When the comment came across, I actually shrugged it off, and might have even laughed a bit. After all, again, it wasn’t about Nugget being pretty and not needing to work hard to learn. It was about the fact that it was pretty clear I put some thought into her clothes, as opposed to grabbing random items in the dark, possibly while also heavily intoxicated or sleepwalking. I even made some jokes about it on my social media accounts, which lead to a bit of conversation, but nothing too dire.

But I’ll admit that it’s been lurking in the back of my mind. And it’s been there for a couple of reasons.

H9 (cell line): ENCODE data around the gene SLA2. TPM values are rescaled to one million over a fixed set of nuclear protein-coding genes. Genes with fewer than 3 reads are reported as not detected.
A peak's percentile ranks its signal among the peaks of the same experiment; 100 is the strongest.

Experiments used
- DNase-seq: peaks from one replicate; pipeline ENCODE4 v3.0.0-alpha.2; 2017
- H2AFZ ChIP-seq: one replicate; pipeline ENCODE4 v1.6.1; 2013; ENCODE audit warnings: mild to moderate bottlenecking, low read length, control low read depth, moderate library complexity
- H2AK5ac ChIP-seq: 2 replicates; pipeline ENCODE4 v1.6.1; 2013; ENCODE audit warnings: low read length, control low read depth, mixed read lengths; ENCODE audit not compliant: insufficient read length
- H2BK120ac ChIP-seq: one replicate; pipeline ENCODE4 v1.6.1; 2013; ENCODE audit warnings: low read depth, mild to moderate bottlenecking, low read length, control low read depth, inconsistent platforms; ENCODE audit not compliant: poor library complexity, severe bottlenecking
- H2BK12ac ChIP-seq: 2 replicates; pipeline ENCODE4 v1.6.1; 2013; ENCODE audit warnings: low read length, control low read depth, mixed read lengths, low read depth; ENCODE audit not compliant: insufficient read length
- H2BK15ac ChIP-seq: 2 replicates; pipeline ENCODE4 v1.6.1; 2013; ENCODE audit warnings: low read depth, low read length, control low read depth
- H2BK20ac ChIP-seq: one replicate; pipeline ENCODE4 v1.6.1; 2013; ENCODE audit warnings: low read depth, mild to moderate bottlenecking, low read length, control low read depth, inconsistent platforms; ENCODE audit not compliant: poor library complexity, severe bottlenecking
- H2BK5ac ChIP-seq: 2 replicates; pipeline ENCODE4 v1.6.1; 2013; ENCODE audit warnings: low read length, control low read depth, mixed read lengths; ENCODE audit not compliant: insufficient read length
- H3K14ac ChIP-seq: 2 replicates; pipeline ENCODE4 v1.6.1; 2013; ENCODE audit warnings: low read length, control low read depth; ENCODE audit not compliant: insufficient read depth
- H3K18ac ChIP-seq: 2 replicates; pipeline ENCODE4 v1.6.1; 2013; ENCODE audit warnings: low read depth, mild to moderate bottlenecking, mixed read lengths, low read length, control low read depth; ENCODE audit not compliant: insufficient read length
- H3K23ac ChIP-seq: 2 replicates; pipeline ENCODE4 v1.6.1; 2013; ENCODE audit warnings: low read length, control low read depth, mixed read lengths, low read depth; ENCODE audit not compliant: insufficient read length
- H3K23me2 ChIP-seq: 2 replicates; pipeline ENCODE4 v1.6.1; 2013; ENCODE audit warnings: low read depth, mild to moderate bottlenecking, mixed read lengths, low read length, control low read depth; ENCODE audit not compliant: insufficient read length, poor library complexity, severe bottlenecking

First off, who cares how a child is dressed, and who picked out those clothes? I mean, Nugget could decide she was going to wear a Batman t-shirt with a Deadpool tutu, and I wouldn’t say a thing (well, okay, I AM a pretty big nerd, so I might talk to her about crossing major comic company lines). It just so happens that today, because she was attending a “feathered friends” class, I put her into a dress with flamingos on it (I’ve talked before about how we tried not to gender her clothes, and how she’s made it clear that she wanted to dress in “girl” things). If a child is happy and engaged, it shouldn’t matter at all what they’re wearing. Especially not when they’re toddlers, and you can still catch them before they start getting obsessed with “looking right”.